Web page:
Corn — a diploid organism — has been widely used to study and illustrate mendelian traits. In corn, the dominant gene R, determines the presence of colored aleurone. Individuals possessing one copy of the gene will exhibit purple kernels. Recessive phenotypes result in yellow kernels. Also in corn, the dominant gene Su produces the endosperm phenotype smooth. Smooth kernels appear hard and starchy. The recessive phenotype produces wrinkled kernels, which are shrunken in appearance.
In this lab, we will examine the mode of inheritance of these two genes by looking at the progeny of a fertilization event between a male corn flower and a female corn flower. Each kernel is the progeny of one of such fertilization events. By counting the different kernel types, we should be able to determine their pattern of inheritance.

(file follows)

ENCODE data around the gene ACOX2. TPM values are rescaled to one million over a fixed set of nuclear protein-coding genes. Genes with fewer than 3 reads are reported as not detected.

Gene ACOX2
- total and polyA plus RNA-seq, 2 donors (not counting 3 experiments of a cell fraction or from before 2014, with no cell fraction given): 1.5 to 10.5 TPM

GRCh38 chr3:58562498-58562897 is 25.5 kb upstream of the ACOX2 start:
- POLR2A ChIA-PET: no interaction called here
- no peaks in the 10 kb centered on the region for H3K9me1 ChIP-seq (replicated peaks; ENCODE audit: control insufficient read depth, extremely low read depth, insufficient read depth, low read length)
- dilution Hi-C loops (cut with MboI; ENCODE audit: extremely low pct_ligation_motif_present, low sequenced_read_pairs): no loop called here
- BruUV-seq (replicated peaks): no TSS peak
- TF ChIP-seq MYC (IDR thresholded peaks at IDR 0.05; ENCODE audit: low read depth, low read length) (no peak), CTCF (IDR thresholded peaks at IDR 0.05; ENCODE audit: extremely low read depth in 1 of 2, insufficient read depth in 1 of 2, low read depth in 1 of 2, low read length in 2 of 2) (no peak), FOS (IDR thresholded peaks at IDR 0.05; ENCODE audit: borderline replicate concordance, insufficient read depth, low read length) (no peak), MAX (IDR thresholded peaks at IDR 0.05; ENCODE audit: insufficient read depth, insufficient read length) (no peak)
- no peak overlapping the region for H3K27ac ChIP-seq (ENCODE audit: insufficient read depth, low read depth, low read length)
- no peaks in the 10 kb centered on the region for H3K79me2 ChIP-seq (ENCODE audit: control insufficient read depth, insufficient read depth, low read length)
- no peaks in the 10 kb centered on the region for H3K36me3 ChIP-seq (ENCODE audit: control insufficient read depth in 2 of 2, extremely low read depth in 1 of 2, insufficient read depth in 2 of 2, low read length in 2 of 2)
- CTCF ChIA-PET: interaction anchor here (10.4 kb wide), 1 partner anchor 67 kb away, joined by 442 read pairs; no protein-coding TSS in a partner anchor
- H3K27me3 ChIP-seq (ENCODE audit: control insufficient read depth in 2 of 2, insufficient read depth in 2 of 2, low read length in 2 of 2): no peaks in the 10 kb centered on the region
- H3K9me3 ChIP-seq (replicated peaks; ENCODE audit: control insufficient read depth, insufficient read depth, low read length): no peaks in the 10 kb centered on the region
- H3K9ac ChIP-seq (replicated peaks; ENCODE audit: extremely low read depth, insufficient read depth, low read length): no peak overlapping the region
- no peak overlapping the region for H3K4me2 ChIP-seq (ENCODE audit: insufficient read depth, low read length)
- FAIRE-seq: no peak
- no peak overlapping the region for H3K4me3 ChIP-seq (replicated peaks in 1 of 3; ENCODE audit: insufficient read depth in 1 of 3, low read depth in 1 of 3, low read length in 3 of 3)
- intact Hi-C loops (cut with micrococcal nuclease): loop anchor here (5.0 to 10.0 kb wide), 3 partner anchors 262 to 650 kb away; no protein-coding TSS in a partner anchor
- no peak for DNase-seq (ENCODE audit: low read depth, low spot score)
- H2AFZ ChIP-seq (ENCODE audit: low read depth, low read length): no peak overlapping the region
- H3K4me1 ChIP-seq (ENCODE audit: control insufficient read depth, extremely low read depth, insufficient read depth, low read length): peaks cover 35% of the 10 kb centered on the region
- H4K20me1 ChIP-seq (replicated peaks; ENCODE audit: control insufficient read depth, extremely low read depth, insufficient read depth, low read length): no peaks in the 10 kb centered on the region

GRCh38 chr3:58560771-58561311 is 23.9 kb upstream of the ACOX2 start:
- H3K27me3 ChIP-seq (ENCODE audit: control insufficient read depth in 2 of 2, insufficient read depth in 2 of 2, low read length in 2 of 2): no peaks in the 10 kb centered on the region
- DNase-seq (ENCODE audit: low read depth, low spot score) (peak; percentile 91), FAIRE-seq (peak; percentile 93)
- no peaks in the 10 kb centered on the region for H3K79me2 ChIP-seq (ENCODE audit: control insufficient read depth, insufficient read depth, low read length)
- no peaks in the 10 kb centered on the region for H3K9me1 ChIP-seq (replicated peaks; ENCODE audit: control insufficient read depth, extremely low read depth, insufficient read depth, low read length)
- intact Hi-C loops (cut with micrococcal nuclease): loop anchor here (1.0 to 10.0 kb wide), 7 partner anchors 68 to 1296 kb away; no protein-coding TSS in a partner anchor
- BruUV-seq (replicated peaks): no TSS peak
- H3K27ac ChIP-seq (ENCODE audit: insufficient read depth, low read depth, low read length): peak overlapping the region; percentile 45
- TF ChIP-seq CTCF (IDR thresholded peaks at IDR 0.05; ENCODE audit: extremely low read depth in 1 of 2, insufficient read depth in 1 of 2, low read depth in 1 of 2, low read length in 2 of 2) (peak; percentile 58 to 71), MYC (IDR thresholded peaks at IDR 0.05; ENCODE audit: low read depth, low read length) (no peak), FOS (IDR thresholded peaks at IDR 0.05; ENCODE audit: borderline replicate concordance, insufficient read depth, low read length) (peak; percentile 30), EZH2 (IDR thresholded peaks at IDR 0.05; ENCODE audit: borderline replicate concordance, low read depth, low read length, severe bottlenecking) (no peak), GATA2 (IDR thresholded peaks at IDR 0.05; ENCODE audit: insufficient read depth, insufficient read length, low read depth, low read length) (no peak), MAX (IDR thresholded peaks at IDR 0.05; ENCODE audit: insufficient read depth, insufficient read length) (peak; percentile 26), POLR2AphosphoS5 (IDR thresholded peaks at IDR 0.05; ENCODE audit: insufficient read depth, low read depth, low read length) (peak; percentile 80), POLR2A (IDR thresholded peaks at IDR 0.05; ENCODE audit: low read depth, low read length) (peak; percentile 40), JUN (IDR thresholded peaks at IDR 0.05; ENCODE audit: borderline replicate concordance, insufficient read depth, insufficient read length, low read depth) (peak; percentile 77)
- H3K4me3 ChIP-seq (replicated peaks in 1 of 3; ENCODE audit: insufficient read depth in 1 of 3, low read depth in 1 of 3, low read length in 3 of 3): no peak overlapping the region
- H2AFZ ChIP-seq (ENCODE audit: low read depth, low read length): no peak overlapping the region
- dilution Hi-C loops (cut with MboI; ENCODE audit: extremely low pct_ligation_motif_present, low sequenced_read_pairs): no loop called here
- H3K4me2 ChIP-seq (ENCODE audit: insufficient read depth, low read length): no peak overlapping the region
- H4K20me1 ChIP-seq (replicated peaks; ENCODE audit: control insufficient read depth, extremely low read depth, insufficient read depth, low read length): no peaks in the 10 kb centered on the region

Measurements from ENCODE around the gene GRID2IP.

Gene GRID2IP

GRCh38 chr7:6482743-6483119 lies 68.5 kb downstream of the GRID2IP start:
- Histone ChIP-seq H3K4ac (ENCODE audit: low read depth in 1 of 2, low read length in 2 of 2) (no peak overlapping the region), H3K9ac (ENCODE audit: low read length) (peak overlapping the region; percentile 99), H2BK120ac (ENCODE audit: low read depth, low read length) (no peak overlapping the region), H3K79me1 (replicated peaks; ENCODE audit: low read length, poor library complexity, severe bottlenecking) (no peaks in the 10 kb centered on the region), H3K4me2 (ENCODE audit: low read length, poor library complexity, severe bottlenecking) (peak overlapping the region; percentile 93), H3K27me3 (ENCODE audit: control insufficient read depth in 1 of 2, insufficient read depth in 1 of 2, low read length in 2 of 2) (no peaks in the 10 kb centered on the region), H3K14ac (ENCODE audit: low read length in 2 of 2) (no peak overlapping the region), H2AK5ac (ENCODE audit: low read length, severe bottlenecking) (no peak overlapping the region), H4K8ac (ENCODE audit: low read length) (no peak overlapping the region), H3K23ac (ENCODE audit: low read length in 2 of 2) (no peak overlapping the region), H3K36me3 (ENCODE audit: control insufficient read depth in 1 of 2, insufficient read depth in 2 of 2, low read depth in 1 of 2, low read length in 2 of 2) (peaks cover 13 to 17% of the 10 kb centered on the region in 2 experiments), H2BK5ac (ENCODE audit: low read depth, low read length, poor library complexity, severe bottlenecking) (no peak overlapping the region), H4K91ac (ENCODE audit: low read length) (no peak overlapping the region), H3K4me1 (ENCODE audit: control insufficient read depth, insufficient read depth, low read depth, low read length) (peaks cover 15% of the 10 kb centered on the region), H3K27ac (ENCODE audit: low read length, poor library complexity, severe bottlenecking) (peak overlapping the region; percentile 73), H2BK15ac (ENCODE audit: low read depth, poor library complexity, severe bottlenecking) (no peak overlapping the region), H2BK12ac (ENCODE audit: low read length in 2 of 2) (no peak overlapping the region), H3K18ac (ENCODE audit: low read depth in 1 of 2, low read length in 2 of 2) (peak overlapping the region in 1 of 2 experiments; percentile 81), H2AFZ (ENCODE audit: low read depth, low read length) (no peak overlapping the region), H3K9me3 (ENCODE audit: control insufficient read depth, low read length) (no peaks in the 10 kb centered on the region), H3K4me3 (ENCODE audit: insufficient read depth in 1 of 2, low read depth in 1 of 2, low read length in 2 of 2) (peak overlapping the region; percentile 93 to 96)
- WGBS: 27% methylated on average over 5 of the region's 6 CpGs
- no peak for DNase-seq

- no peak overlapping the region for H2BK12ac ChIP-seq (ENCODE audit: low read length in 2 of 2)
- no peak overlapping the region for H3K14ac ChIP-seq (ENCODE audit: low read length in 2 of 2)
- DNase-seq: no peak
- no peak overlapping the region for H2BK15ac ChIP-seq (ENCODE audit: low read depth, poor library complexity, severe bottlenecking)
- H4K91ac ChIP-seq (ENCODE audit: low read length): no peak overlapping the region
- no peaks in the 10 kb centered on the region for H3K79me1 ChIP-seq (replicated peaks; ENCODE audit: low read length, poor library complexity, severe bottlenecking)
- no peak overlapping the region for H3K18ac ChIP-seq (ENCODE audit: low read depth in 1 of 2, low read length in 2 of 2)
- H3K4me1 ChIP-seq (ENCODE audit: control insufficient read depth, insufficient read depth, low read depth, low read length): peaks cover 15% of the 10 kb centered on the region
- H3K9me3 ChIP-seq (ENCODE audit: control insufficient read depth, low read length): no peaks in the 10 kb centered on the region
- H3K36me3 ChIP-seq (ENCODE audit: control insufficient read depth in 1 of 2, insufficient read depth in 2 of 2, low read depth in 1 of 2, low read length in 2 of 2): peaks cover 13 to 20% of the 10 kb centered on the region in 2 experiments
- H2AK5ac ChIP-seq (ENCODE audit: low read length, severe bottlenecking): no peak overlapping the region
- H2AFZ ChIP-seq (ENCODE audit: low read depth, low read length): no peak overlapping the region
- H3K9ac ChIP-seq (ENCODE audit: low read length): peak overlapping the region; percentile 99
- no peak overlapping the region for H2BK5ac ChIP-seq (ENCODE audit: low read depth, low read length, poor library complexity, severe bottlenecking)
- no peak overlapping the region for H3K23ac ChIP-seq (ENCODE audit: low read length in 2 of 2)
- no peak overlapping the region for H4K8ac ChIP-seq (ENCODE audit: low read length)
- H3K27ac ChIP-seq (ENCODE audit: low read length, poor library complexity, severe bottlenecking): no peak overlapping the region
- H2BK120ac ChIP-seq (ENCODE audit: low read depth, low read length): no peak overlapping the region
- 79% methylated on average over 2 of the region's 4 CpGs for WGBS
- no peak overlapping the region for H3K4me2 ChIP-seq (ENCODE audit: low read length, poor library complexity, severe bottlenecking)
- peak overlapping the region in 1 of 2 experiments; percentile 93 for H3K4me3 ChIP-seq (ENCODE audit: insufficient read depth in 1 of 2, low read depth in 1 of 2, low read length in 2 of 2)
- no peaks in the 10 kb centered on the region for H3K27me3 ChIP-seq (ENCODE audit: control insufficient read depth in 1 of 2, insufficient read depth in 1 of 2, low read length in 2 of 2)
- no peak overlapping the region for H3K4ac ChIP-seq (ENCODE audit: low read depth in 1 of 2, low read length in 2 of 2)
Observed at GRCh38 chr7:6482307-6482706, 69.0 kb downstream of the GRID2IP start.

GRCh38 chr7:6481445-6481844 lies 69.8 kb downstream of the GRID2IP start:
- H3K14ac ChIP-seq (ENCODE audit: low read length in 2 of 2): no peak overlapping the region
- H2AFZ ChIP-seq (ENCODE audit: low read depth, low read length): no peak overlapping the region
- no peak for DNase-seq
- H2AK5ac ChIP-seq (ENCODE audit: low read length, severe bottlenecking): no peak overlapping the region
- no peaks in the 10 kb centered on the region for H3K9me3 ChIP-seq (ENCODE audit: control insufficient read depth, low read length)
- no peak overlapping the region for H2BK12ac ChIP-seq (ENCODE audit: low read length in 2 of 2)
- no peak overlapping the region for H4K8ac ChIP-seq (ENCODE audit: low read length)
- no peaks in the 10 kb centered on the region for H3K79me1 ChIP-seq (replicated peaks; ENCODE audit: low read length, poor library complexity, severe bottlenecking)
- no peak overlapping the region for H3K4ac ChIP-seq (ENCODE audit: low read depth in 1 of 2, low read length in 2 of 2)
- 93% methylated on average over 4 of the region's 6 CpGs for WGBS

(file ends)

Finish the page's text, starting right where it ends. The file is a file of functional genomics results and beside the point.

A Brief List of Genetic Terms
Phenotype is the observable character of a cell or an organism; the observable manifestation of a gene combination.
Genotype is the specific set of genes carried by an individual cell or organism.
In homozygous dominant genotypes both genes (in diploid organisms) for a trait are the same and are dominant. This individual would exhibit the dominant phenotype.
In heterozygous phenotypes the diploid organism has one dominant and one recessive gene.
This individual would exhibit the dominant phenotype.
In homozygous recessive phenotypes both genes (in diploid organisms) are recessive. This
individual would exhibit the recessive phenotype.
Dominant is a gene that is always phenotypically expressed —it is observable— if it is present.
Dominant genes are written with an upper case letter.
Recessive is a gene that is only phenotypically expressed when the dominant gene is not present.
Recessive genes are written with a lower case letter.
Monohybrid cross is a genetic cross in which only one trait is considered....